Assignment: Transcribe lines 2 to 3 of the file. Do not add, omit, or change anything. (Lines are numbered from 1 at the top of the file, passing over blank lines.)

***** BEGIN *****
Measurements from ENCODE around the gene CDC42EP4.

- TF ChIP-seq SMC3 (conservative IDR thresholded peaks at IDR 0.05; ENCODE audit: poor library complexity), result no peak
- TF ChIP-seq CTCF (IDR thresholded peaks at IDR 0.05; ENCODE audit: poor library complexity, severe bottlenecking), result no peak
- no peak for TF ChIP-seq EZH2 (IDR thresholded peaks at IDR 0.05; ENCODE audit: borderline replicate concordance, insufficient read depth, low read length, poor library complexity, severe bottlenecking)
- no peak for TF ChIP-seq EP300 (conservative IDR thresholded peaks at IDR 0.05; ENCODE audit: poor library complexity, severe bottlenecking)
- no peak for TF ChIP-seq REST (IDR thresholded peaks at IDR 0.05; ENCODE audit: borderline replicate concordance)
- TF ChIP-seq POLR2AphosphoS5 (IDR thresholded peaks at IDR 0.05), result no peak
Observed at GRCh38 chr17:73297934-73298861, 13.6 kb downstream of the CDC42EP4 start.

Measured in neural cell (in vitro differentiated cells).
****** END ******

- TF ChIP-seq SMC3 (conservative IDR thresholded peaks at IDR 0.05; ENCODE audit: poor library complexity), result no peak
- TF ChIP-seq CTCF (IDR thresholded peaks at IDR 0.05; ENCODE audit: poor library complexity, severe bottlenecking), result no peak